Raylton Dixon

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Sir Raylton Dixon
Sir Raylton Dixon00.jpg
Born (1838-07-08)8 July 1838
Durham, England
Died July 28, 1901(1901-07-28)
Middlesbrough, England
Nationality United Kingdom
Fields Shipbuilding Industrialist
Institutions 1889
Fellow of the Royal Society of Edinburgh,
Known for Mayor of Middlesbrough
Notable awards knighthood for services to shipbuilding

Sir Raylton Dixon (8 July 1838 – 28 July 1901), was a shipbuilding magnate of Middlesbrough on the River Tees. He was one of the seven children of Jeremiah II Dixon (1804–1882) and Mary Frank (1803–1877) of Cockfield, County Durham who were married on 21 July 1833 in St. Cuthberts, Darlington. He was the great-grandson of George Dixon of Cockfield Canal fame, and great, great nephew of Jeremiah Dixon. [1]

Business life[edit]

Raylton Dixon was Educated at Eton College and Trinity Collage, Oxford, where he studied Mathematics.

The yard first did business under the name Backhouse & Dixon. Raylton Dixon started the firm of Raylton Dixon & Co. in 1873 with the substantial Dixon family coal mining fortune, and it operated until 1923 when it was dissolved. At the height of its production the three Dixon brothers, Raylton, John, and Waynman, were involved in running the company.[2] During its 50 year life the Cleveland Dockyard built more than 600 vessels, the first ship, the iron steamer SS Torrington,[3] being launched in 1874. The ship was later renamed the SS Kwanon Maru No. 11 and ran aground and was wrecked off Yagoshi Point, Hokkaido on 7 March 1908.[4] Raylton Dixon & Co earned a reputation for the construction of sound, large cargo-liners and during the 1890s had contracts with all the major shipping companies of the time. They also turned out refrigerated ships for the meat industry.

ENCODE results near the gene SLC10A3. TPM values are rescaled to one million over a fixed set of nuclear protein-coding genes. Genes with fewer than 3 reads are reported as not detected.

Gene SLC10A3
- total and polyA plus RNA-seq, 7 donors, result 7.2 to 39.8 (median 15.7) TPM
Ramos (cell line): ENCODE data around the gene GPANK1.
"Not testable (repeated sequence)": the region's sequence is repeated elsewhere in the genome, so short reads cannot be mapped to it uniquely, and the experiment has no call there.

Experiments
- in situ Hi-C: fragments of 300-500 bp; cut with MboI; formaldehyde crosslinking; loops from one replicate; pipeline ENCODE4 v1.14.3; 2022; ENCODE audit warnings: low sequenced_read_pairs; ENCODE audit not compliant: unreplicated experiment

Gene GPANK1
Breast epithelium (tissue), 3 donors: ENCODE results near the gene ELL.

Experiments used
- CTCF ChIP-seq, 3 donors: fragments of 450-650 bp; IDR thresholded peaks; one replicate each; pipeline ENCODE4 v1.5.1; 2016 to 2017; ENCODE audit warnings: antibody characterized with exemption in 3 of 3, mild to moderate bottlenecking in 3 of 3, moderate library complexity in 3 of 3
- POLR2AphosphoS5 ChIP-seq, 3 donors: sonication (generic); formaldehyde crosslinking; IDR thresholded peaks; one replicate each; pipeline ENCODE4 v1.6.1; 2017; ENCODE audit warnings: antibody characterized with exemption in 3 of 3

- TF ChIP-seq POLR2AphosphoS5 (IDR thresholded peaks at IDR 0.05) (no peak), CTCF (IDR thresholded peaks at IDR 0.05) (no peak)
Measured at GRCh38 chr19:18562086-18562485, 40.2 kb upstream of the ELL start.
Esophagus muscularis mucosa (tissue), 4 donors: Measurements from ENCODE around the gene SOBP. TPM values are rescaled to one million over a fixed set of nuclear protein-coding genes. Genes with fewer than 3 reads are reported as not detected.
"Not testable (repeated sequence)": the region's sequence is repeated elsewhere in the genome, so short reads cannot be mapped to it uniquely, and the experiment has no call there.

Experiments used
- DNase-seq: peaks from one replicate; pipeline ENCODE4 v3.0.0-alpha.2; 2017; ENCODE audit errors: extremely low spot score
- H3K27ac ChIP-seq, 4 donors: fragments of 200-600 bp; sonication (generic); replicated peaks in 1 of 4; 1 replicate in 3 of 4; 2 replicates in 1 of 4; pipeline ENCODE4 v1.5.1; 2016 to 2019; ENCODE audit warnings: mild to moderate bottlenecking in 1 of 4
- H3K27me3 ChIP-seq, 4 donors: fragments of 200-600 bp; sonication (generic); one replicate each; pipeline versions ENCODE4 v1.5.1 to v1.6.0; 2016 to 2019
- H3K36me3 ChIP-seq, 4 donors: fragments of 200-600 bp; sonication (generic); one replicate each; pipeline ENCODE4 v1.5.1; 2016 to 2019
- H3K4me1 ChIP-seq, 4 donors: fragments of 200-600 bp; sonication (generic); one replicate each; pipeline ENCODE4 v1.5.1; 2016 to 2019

Dixon was a close friend of George Young Blair (1826–1894), whose firm, Blair & Co., built marine triple expansion engines and were fitted in Raylton Dixon ships.[5][6][7][8]

Raylton Dixon ships played an important role in world history. The SS Montrose was built in 1897 as a refrigerated cargo steamer, accommodating 12 first-class passengers. In 1900 she was chartered to make eight voyages to Cape Town, ferrying the Dublin & Denbigh Imperial Yeomanry, with their horses, to the Anglo-Boer War. In 1904 Doctor Crippen and his secretary, Ethel Le Neve, were aboard the ship and acted suspiciously, causing the master to radio Liverpool, resulting in their arrest on the St. Lawrence River. In 1914 she was sold to the admiralty for use as a blockship in Dover harbour, but broke her moorings during a gale and ran aground on the Goodwin Sands, her mast remaining visible until 1963. [9] The general cargo steamer SS Mont-Blanc built at Raylton Dixon in 1899 devastated Halifax, Nova Scotia, Canada when she blew up with a cargo of ammunition in the 1917 Halifax Explosion.

Raylton Dixon was knighted in 1890 for his contributions to shipbuilding.[10]

Personal life[edit]

Raylton Dixon married Elizabeth Walker, daughter of Robert Walker, on 5 Aug 1863. Elizabeth was born in 1841 and died in 1915 aged 74. They produced eight children: Mary Alice Elizabeth Raylton, Florence Lilian, Bessie May Raylton, Ada Beatrice Averil Raylton, Clive Macdonnell Raylton, Mabel Cochrane, Harald Raylton and Amy Gertrude Inga Raylton.[11]

Raylton Dixon was buried in St Cuthbert's Marton Church yard.[12][13]

External links[edit]

References[edit]

  1. ^ Pease, Charles E.G. (1 August 2013). "The Descendants of Ralph Dixon" (PDF). The Kinloch Hotel. Retrieved 26 January 2014. 
  2. ^ "SS Abeona Cargo Ship 1880-1883". Wreck Site. Retrieved 5 July 2015. 
  3. ^ Robinson, George; Ridgard, Mike; Mapplebeck, Ron; Waller, Dave. "Raylton Dixon & Company, Middlesbrough - Torrington". Shipbuilding on the River Tees. Retrieved 5 July 2015. 
  4. ^ Allen, Tony (31 October 2013). "Torrington Cargo Ship 1895-1908". Wreck site. Retrieved 26 July 2014. 
  5. ^ "jakesbarn.com". [dead link]
  6. ^ "Blair and Co". Grace's Guide. British Industrial Society. 3 June 2015. Retrieved 26 January 2014. 
  7. ^ Allen, Tony; Lettens, Jan (17 July 2012). "Serapis Cargo Ship 1877-1917". Wreck Site. Retrieved 26 January 2014. 
  8. ^ Lettens, Jan; Allen, Tony (28 July 2013). "Blair & Co. Ltd. Stockton-on-Tees". Wreck Site. 
  9. ^ "fortunecity.com". [dead link]
  10. ^ "Sir Raylton Dixon and Co". Graces Guide. British Industrial Society. 27 November 2014. Retrieved 5 July 2015. 
  11. ^ Markes, Martina (2004). "John Dixon Rutherford". Markes Family History - A History of the Markes and related families. Retrieved 27 August 2015. 
  12. ^ "marko.dgmm.net". [dead link]
  13. ^ "Communigate". [dead link]